Construction sites across the globe have begun to deploy new solutions rapidly as firms are realising the advantage that digital technologies can bring to their operations. 2020 has shifted this move significantly as many firms have had to grapple with remote working and social distancing on sites. Nonetheless, the construction industry is still the lowest ranked economic sector in terms of digital uptake in Europe, and more needs to be done, according to The Committee for European Construction Equipment (CECE).
Ivana Tudja is the BIM and Digital Engineering Lead at the UK based, international consultancy and construction firm Mace Group. For Ivana the barriers to digital transformation in the construction industry are not born out of an unwillingness to change, but instead out of a lack of understanding of how to change. In this Behind the Build blog, Ivana shares her top tips to digital transformation as well as her experience of being a woman in the industry.
As one of the least digitalised sectors in the world, I truly believe that there’s a common misconception in the industry – rather than construction being a sector that doesn’t want to change, I think it just doesn’t know how to. I’ve worked with so many technically minded people who are resolving some of most complex engineering problem, so I find it hard to believe that they wouldn’t be able to deal with the technology that’s out there. That made me think that maybe we just need a different approach which involves a lot of direct communication and explaining benefits of changes we are making. I think some firms are too focused on finding the ‘perfect’ solution when in fact, there probably isn’t one. Construction firms need to be agile in their approach to digital transformation, accepting the speed at which technology moves and being flexible to change.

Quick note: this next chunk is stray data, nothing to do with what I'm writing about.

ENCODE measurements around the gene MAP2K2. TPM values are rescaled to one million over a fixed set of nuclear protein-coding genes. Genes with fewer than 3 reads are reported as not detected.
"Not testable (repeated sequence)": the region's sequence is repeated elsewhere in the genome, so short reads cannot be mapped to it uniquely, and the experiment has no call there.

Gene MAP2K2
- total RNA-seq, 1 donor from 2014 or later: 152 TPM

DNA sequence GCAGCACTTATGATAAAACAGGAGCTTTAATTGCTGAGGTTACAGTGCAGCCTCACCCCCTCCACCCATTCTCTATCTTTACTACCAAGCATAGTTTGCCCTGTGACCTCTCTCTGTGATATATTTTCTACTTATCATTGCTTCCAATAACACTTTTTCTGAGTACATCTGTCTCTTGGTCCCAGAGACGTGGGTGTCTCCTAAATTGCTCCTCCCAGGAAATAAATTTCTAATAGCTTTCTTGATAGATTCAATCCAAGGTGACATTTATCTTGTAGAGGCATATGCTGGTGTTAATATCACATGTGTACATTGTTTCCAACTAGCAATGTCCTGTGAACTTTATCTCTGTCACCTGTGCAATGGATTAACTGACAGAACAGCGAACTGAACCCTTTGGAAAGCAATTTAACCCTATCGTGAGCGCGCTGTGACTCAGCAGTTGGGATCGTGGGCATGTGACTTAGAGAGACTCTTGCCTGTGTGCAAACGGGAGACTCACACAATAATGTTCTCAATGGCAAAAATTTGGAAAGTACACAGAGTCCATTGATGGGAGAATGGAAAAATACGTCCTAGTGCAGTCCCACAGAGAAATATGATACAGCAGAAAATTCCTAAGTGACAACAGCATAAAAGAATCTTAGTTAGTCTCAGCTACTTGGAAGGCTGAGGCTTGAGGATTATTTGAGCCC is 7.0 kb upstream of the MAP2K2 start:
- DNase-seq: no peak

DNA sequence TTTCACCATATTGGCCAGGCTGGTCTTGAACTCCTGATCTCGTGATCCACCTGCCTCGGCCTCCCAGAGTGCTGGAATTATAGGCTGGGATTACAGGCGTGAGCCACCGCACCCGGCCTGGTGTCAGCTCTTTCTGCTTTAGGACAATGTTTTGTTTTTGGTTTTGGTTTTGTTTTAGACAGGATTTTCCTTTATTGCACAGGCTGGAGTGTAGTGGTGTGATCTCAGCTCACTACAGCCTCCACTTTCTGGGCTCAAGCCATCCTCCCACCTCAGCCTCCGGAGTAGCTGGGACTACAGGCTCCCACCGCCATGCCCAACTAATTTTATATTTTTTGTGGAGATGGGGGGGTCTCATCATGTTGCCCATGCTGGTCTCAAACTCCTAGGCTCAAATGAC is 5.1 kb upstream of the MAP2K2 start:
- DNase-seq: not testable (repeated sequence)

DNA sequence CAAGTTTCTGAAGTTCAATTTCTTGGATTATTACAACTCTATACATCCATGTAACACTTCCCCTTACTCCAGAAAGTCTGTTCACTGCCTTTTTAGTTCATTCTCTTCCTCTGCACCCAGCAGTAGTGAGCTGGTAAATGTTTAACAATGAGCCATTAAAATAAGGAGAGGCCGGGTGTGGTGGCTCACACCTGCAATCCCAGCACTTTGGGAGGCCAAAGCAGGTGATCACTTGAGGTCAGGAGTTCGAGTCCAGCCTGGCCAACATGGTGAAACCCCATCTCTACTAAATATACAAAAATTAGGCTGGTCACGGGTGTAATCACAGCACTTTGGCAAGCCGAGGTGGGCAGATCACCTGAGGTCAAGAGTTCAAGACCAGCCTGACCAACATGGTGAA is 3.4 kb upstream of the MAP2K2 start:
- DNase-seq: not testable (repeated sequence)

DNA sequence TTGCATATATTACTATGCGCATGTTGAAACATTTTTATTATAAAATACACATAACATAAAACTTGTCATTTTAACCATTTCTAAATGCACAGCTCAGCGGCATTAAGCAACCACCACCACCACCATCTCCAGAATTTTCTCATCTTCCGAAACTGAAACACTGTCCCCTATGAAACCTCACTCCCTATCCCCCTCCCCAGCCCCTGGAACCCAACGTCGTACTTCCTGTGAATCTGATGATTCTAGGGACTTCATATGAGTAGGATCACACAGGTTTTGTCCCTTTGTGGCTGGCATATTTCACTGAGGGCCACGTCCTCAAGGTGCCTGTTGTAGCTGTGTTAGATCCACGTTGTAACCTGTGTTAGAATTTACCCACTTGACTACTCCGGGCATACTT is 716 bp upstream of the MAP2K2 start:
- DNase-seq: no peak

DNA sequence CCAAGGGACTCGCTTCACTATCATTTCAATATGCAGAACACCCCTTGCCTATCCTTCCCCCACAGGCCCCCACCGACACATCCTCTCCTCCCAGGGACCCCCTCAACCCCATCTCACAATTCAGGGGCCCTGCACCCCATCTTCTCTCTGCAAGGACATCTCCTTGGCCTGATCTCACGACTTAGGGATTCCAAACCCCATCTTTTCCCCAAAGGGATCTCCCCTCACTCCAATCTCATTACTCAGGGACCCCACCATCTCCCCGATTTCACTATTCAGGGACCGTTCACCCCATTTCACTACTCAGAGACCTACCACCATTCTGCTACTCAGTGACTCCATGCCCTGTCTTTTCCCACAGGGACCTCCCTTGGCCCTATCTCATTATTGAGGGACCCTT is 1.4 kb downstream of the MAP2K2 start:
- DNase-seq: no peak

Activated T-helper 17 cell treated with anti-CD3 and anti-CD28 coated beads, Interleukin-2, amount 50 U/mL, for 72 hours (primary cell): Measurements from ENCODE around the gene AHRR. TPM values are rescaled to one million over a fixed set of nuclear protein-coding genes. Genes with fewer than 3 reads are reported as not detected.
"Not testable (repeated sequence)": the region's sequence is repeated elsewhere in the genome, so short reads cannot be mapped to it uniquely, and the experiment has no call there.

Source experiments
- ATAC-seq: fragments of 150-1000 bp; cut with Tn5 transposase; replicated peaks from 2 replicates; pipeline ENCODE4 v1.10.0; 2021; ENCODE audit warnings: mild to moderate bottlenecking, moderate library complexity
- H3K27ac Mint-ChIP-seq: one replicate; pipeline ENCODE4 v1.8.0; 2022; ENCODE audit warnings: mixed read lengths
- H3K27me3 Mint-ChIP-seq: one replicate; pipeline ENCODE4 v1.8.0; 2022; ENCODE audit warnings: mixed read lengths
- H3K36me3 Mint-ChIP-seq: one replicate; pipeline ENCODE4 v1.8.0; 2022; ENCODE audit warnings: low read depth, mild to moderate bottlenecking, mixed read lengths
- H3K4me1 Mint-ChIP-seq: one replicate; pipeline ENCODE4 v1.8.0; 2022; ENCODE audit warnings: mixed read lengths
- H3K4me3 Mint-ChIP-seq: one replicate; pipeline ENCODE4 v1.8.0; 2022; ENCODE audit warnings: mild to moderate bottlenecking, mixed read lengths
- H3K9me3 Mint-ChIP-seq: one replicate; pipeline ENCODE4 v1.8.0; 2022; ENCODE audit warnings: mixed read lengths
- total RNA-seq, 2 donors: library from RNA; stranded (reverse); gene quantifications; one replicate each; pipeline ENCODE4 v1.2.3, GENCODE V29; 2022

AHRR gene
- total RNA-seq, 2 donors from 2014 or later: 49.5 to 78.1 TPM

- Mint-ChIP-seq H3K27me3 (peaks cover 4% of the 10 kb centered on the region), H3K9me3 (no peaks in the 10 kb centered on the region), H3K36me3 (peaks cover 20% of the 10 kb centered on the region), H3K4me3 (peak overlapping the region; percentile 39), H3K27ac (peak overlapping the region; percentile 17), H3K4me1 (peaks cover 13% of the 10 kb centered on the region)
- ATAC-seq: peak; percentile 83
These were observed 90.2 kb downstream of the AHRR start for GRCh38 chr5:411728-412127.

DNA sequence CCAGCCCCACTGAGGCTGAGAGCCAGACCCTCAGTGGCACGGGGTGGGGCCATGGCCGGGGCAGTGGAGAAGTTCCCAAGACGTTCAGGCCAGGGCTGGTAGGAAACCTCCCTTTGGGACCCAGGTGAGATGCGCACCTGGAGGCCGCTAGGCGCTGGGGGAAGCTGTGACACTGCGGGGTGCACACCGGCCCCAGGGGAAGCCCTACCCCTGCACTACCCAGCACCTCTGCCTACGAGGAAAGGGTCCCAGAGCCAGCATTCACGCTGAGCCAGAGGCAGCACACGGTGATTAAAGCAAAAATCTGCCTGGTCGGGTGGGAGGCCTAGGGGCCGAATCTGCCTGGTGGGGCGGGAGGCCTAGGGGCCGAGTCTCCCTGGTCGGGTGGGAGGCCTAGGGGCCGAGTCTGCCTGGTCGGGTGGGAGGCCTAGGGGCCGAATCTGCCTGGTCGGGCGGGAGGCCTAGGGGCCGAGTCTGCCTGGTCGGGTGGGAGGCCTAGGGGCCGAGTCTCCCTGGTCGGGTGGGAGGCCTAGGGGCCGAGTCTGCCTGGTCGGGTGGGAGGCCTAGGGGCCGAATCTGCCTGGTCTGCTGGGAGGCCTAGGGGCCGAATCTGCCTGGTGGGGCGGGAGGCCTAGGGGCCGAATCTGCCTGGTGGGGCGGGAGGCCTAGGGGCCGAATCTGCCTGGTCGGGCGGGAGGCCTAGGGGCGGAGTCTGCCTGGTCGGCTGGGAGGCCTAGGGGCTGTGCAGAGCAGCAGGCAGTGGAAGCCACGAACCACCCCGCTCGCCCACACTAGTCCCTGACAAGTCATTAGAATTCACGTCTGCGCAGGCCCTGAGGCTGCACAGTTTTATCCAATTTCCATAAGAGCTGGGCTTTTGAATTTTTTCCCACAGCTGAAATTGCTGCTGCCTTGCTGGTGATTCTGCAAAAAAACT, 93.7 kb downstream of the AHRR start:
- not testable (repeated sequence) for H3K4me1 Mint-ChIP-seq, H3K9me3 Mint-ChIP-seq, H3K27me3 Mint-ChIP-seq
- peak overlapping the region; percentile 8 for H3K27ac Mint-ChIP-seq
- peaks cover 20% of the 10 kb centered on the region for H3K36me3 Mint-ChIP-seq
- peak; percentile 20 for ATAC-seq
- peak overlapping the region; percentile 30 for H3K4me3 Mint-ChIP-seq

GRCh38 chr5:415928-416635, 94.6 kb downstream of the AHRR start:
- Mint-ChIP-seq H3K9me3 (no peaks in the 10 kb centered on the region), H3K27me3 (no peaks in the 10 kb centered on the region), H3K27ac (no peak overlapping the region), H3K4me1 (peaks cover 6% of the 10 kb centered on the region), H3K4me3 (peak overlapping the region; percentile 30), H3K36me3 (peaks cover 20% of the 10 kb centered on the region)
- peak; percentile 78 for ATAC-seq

Making a change always comes with challenges but as I’ve managed to overcome them many times, I wanted to share a few top tips. They are much wider than just putting processes and procedures in place, I believe in a more holistic approach:
I’ve been working in the industry for over 15 years now first starting my career as a qualified architect and Autodesk Instructor / ATC Manager. Back then, I began using technology more to improve the way we worked in the early stages of a project and could see the benefits it brought. I was also spending a significant amount of time teaching students how to use software which pushed me to get a deeper understanding of how it works. This led me to move to a career in construction where I helped a construction firm think about how they could do things better and eventually, I ended up at Mace Group. I’m responsible for developing BIM and digital engineering strategies for public sector projects, whilst also making sure they are implemented on site.
I think the move to more digital ways of working – whether that be BIM or digital construction has helped to improve effective communication and collaboration on projects and have also opened up opportunities for women.
The traditional ‘norms’ in the industry of long days, unsociable hours and the lack of flexibility are slowly disappearing, and women are seeing that they can have an interesting and varied career whilst balancing other private responsibilities they may have. Our digital teams have also definitely moved away from macho culture typical for construction which is a very positive step forward.
Over the last few years, a wealth of jobs are becoming more available that focus on driving digital technologies and adoption within organisations. These roles can incorporate flexible and remote working opportunities, but I think it’s really important that as women in the industry we break down some of the barriers to success – sharing our stories and supporting each other. At Mace, we have a ‘Women at Mace’ network which aims to support women in the organisation develop and learn more about the opportunities available as well as practical tips on developing their careers. The goal is to bring a gender balance and narrow down the pay gap in construction which is still way higher than what we would like it to be. I’m fully aware that construction can have sometimes have negative connotations and I’m hoping that I can personally contribute to changing that perception.